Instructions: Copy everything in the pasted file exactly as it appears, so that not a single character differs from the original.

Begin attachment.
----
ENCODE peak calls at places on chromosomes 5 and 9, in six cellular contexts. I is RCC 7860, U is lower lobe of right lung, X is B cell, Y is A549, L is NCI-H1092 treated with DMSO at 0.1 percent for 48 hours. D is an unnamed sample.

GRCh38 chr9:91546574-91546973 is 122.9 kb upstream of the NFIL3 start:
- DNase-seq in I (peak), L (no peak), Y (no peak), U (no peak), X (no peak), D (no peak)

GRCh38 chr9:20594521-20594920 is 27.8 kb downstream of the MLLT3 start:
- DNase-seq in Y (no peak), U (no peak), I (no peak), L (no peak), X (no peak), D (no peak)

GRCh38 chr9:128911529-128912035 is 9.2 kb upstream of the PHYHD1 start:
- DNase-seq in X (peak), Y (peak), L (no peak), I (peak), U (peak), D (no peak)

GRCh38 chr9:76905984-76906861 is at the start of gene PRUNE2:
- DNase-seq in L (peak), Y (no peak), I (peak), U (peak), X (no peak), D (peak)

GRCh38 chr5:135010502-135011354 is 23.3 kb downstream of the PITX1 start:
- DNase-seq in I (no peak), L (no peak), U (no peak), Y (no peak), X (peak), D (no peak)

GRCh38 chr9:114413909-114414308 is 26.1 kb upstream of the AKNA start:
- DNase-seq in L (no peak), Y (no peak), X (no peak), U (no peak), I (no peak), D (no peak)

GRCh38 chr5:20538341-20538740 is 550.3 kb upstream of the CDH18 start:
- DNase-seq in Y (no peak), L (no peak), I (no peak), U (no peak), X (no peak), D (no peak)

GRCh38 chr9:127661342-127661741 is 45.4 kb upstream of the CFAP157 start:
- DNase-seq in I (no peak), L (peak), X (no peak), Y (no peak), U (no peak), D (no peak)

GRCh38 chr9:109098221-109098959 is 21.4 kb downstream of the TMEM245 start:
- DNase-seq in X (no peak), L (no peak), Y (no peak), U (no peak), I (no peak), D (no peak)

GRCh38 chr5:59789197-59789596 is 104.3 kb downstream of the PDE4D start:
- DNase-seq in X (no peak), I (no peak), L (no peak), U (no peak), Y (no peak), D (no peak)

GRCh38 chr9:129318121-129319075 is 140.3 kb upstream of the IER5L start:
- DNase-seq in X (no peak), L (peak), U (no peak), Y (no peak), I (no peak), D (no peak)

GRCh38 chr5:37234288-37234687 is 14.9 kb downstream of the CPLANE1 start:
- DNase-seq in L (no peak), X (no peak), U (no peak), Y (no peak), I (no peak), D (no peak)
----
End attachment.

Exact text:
ENCODE peak calls at places on chromosomes 5 and 9, in six cellular contexts. I is RCC 7860, U is lower lobe of right lung, X is B cell, Y is A549, L is NCI-H1092 treated with DMSO at 0.1 percent for 48 hours. D is an unnamed sample.

GRCh38 chr9:91546574-91546973 is 122.9 kb upstream of the NFIL3 start:
- DNase-seq in I (peak), L (no peak), Y (no peak), U (no peak), X (no peak), D (no peak)

GRCh38 chr9:20594521-20594920 is 27.8 kb downstream of the MLLT3 start:
- DNase-seq in Y (no peak), U (no peak), I (no peak), L (no peak), X (no peak), D (no peak)

GRCh38 chr9:128911529-128912035 is 9.2 kb upstream of the PHYHD1 start:
- DNase-seq in X (peak), Y (peak), L (no peak), I (peak), U (peak), D (no peak)

GRCh38 chr9:76905984-76906861 is at the start of gene PRUNE2:
- DNase-seq in L (peak), Y (no peak), I (peak), U (peak), X (no peak), D (peak)

GRCh38 chr5:135010502-135011354 is 23.3 kb downstream of the PITX1 start:
- DNase-seq in I (no peak), L (no peak), U (no peak), Y (no peak), X (peak), D (no peak)

GRCh38 chr9:114413909-114414308 is 26.1 kb upstream of the AKNA start:
- DNase-seq in L (no peak), Y (no peak), X (no peak), U (no peak), I (no peak), D (no peak)

GRCh38 chr5:20538341-20538740 is 550.3 kb upstream of the CDH18 start:
- DNase-seq in Y (no peak), L (no peak), I (no peak), U (no peak), X (no peak), D (no peak)

GRCh38 chr9:127661342-127661741 is 45.4 kb upstream of the CFAP157 start:
- DNase-seq in I (no peak), L (peak), X (no peak), Y (no peak), U (no peak), D (no peak)

GRCh38 chr9:109098221-109098959 is 21.4 kb downstream of the TMEM245 start:
- DNase-seq in X (no peak), L (no peak), Y (no peak), U (no peak), I (no peak), D (no peak)

GRCh38 chr5:59789197-59789596 is 104.3 kb downstream of the PDE4D start:
- DNase-seq in X (no peak), I (no peak), L (no peak), U (no peak), Y (no peak), D (no peak)

GRCh38 chr9:129318121-129319075 is 140.3 kb upstream of the IER5L start:
- DNase-seq in X (no peak), L (peak), U (no peak), Y (no peak), I (no peak), D (no peak)

GRCh38 chr5:37234288-37234687 is 14.9 kb downstream of the CPLANE1 start:
- DNase-seq in L (no peak), X (no peak), U (no peak), Y (no peak), I (no peak), D (no peak)